Many kids dream of finding a new bicycle under the tree on Christmas morning. But for Quinton Korbe’s family, that dream was a long time in the making.
Quinton, lovingly referred to by his family as “Quinny,” was born with Cornelia de Lange Syndrome 20 years ago. The extremely rare genetic condition causes a wide range of severe physical and mental delays.
Quinny, for example, is able to run, but lacks the motor skills necessary to pedal a bike or spoon-feed himself. Though 20 years old, he functions at the level of a 2- to 4-year-old, his mother, Simone, said. So his family jumped at the opportunity earlier this year to receive financial assistance that would finally enable their son to get a bike he could use.
“He’s not potty trained, or sometimes he’s up at night. People just don’t understand that there’s so much more to this syndrome than anyone’s aware of,” Simone Korbe said. “But the bike brings us stress relief.”
The Korbe family entered an online fundraising campaign through Friendship Circle’s Great Bike Giveaway. As the post circulated social media, friends, family and members of the Hays community pledged donations to help the family purchase a Duet adaptive bike, which allows Quinny to ride up front with an adult pedaling just behind him.
The family was successful in meeting their fundraising goal of more than $4,000. In fact, they were blown away by the support they received, with the money being raised in just one week, Korbe said.
“It was absolutely the best feeling in the world because it was the Hays community. Almost everybody was from Hays and it was all people that I knew from high school or that knew our family when I was growing up,” she said. “Even the little donations meant so much to our hearts. With every single donation, I just teared up because this is so great. It’s something that I just can’t go buy this.”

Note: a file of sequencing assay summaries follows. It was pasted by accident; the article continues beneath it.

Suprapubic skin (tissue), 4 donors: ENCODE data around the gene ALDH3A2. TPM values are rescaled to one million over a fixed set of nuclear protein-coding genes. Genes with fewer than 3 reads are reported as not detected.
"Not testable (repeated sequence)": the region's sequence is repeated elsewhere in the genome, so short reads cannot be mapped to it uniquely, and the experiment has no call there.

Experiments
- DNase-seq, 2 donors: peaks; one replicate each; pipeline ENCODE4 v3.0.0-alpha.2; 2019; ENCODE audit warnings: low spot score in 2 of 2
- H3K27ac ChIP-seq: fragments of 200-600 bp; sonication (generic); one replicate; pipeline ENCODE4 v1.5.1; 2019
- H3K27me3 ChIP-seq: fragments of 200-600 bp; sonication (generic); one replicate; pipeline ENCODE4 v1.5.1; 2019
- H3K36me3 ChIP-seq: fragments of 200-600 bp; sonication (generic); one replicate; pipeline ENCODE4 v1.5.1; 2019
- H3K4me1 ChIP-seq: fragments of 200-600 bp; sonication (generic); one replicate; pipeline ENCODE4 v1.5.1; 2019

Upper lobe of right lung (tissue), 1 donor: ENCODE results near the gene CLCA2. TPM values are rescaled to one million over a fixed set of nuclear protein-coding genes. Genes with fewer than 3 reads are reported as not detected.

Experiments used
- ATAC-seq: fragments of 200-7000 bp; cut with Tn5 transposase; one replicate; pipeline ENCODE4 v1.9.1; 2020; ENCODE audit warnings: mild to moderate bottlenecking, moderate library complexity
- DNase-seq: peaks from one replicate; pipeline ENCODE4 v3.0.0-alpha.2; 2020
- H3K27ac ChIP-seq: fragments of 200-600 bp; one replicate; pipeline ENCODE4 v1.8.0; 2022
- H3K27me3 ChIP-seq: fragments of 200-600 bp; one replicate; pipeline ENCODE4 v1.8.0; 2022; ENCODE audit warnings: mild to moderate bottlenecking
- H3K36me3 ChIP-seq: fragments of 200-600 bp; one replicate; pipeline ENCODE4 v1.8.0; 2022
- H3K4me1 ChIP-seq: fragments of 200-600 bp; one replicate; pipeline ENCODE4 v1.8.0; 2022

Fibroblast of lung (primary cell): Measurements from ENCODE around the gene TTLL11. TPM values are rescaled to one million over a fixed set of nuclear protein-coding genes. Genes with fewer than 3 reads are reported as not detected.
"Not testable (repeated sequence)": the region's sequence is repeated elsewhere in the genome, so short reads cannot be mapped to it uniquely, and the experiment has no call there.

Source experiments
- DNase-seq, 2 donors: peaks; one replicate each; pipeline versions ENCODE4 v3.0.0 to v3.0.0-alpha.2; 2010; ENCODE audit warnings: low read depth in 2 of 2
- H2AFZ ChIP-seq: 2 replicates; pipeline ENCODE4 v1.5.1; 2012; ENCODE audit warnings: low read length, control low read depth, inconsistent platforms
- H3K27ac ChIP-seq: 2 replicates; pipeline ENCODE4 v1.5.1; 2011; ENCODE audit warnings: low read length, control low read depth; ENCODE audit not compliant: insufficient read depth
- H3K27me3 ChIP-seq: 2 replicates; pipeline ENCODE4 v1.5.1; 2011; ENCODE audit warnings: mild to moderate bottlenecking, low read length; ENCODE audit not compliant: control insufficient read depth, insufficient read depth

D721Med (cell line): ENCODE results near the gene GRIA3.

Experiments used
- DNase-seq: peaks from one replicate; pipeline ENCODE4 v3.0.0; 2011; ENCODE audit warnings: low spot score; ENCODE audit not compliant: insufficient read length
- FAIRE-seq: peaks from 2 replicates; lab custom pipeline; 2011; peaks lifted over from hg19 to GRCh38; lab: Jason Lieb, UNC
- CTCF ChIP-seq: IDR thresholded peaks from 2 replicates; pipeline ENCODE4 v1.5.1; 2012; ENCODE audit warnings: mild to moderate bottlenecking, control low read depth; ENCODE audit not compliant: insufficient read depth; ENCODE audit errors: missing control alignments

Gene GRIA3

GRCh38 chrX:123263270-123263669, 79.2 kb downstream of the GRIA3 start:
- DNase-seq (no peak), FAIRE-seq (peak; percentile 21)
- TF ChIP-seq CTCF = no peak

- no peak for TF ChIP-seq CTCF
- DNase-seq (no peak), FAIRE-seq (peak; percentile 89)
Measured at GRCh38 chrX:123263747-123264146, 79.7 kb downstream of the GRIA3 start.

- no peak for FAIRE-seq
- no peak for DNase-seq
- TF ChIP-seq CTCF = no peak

The private donations, combined with a discount through the charitable campaign, finally allowed Quinny to take his first bike ride last spring. Simone said the family has struggled to adequately express how thankful they are to those who contributed for this gift, which has continued to bless the family all year.
The family opted to purchase a motor for the bike at their own cost, which is beneficial to help push the bike up steep paths or if the cyclist gets tired, she said.
The Korbes — who also have four daughters — enjoy spending time outdoors camping and hiking, and finally have a way for the whole family to venture out together. Previously, someone always had to stay behind to care for Quinton, she said.
“It’s just really nice to be able to get out,” she said. “I’m able to now and it’s just good for both us. It’s good for him to get sunshine and Vitamin D and fresh air and be able to look at nature. And me too, really.”
Simone became emotional when discussing how the bike has helped improve Quinny’s well-being. For example, the extra sunshine has helped clear up a case of cradle cap the boy has had most of his life, she said.
The family has had a remarkable journey. When Quinton was first born, doctors didn’t think he’d live beyond his first six months — if he even survived his first 24 hours. But 20 years later, it’s clear their son continues to defy the odds. And now one of his favorite things to do is take his mother on a bike ride, Simone said, noting their son often will take her by the hand and lead her to the bike when he wants a ride. And whenever the weather allows, they probably can be found cycling through Hays.
“He’s such a joy. I always tell people don’t feel sorry for him,” Korbe said. “He is the sweetest. I am so blessed that he is just my whole life, and my husband’s life. He makes us laugh, and just to see the joy on his face.
“He just laughs in the wind.”